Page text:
ByÂ Dave Boyer-The Washington Times
Deficit-reduction talks between congressional Republican leaders and PresidentÂ Obama broke down Friday night, with SpeakerÂ John A. Boehner saying he will try to reach a deal withÂ Senate leaders instead of theÂ White House.
â€œThe deal was never reached, and was never really close,â€Â Mr. Boehnerwrote in a letter toÂ House lawmakers released at 6 p.m. â€œIn the end we couldnâ€™t connect. Not because of different personalities but because of different visions for our country.â€
A visibly frustrated PresidentÂ Obama took to the podium in theÂ White House press briefing room minutes later to reveal thatÂ Mr. Boehner had called him to say he was pulling out of the negotiations.
With the government expected to bump up against its debt limit on Aug. 2 if the nationâ€™s borrowing limit is not raised,Â Mr. Obama said he had summoned the leaders of theÂ House andÂ Senate in both parties to theWhite House at 11 a.m. Saturday â€œto explain to meâ€ how the nation would avoid default.
â€œWe have now run out of time,â€Â Mr. Obama said. â€œThe American people areÂ fed up with political posturing.â€
The president outlined the framework of the proposal he had offered Republican leaders: $1 trillion in cuts to domestic spending programs over 10 years, $650 billion in cuts to entitlement programs and $1.2 trillion in tax increases through closing loopholes and eliminating deductions.
â€œIf it was unbalanced, it was unbalanced in the direction of not enough revenue,â€ the president said. â€œI was willing to take a lot of heat from my party.â€
But it was the administrationâ€™s insistence on revenue increases that led Republicans to change directions in talks.
SaidÂ House Majority LeaderÂ Eric Cantor, Virginia Republican: â€œUnfortunately, time and again these talks have reached an impasse for one reason: the Democratsâ€™ insistence on raising taxes on small businesses and working families. We must get Washingtonâ€™s fiscal house in order, but with millions of Americans out of work, the worst thing Washington can do is to raise taxes on those we need to start hiring again.â€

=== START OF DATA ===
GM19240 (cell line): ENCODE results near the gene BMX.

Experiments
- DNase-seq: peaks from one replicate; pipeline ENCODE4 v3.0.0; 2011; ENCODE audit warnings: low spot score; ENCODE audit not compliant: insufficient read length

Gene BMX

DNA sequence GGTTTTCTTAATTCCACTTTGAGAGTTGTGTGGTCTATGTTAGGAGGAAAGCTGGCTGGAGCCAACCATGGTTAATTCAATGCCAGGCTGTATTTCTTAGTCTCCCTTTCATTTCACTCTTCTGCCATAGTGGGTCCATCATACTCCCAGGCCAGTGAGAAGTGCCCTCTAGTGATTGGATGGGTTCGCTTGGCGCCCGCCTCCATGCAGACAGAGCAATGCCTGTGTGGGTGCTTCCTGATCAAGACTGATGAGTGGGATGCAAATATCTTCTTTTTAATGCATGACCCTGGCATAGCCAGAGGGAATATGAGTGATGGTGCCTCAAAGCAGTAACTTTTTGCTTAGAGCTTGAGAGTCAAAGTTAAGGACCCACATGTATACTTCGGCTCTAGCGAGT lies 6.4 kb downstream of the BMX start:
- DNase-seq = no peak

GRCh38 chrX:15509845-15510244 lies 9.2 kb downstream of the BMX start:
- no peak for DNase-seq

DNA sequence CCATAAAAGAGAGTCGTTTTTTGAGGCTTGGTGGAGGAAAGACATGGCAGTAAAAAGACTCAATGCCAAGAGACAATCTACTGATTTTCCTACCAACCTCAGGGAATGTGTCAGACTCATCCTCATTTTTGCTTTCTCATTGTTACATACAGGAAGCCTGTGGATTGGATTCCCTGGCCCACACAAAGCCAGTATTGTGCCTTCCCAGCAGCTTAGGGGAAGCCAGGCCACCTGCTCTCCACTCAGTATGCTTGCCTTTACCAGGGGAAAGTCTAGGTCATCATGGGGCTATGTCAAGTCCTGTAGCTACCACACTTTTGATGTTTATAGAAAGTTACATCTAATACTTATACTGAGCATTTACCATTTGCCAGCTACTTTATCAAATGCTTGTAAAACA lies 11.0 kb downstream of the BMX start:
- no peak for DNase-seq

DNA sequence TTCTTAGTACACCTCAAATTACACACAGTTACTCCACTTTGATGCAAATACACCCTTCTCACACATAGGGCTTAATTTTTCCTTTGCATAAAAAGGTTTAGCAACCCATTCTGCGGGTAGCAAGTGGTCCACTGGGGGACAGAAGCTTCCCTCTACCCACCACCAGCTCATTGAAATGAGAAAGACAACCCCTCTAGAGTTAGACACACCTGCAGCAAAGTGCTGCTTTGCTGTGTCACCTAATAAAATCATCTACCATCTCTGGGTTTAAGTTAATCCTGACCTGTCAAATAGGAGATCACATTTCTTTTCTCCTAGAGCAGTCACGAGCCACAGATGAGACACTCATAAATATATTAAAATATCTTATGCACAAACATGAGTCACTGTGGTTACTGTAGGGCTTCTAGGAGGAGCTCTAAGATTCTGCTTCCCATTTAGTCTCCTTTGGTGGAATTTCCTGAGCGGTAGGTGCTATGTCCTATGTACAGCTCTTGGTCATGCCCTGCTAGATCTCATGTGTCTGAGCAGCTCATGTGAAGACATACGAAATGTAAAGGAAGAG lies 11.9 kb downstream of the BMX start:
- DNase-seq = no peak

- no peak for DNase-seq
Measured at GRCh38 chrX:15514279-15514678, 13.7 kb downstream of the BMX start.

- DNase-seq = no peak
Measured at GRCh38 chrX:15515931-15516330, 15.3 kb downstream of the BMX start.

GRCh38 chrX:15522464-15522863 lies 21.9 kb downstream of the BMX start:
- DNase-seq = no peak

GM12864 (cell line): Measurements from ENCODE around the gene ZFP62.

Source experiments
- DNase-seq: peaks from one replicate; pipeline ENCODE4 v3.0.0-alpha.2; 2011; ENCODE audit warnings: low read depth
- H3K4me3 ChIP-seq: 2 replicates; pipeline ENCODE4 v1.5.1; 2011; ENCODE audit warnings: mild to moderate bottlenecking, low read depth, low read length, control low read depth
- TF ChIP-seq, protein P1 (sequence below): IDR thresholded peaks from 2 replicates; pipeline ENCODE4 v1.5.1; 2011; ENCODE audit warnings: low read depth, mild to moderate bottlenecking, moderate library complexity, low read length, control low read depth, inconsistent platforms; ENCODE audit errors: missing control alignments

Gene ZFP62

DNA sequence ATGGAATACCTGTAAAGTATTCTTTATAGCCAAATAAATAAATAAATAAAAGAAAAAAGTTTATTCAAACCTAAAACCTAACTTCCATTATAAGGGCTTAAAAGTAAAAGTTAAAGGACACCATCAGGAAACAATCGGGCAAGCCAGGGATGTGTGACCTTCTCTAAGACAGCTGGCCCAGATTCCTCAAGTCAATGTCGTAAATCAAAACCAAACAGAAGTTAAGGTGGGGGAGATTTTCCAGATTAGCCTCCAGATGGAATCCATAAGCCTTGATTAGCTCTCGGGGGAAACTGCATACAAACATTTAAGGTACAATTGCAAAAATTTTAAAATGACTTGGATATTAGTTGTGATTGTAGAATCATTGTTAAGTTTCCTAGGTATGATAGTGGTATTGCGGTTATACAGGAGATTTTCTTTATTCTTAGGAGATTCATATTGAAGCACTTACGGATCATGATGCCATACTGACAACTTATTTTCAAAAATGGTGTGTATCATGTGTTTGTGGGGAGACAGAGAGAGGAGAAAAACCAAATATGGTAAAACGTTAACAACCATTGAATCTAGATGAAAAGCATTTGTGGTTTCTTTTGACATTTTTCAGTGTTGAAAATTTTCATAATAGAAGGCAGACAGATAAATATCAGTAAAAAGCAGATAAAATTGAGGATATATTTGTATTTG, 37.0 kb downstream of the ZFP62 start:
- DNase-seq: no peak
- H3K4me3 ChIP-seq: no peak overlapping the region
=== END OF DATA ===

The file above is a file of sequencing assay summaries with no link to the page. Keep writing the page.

â€œI appreciate the Speaker insisting on reduced spending and opposing the Presidentâ€™s call for higher taxes on American families and job creators,â€Â Mr. McConnell said. â€œIt is similarly disappointing that theÂ White House has refused to join Republicans in our effort to cut Washington spending now, cap runaway spending in the future and save our entitlement programs and our country from bankruptcy by requiring the nation to balance its budget. SpeakerÂ Boehner has informed us that he will work on a new path forward with LeaderÂ Reid to develop a solution that will prevent default, without job killing tax hikes, while substantially reducing Washington spending.â€
The president said he is still confident thatÂ Congress will raise the debt ceiling, but heâ€™s less confident about any deal to reduce deficits.
â€œCan they say â€˜yesâ€™ to anything?â€Â Mr. Obama said of Republican lawmakers. â€œCan they say â€˜yesâ€™ to anything?â€
Mr. Boehner said in his letter to colleagues that the negotiations never really came close to bearing fruit because theÂ White House and congressional Republicans have â€œdifferent views for our country.â€
To read more, visit:Â http://www.washingtontimes.com/news/2011/jul/22/obama-house-gop-only-obstacle-debt/
Don’t let the MSM censor your news as America becomes Great Again. Over 500,000 Americans receive our daily dose of life, liberty and pursuit of happiness along with Breaking News direct to their inbox—and you can too. Sign up to receive news and views from The 1776Coalition!
We know how important your privacy is and your information is SAFE with us. We’ll never sell
your email address and you can unsubscribe at any time directly from your inbox.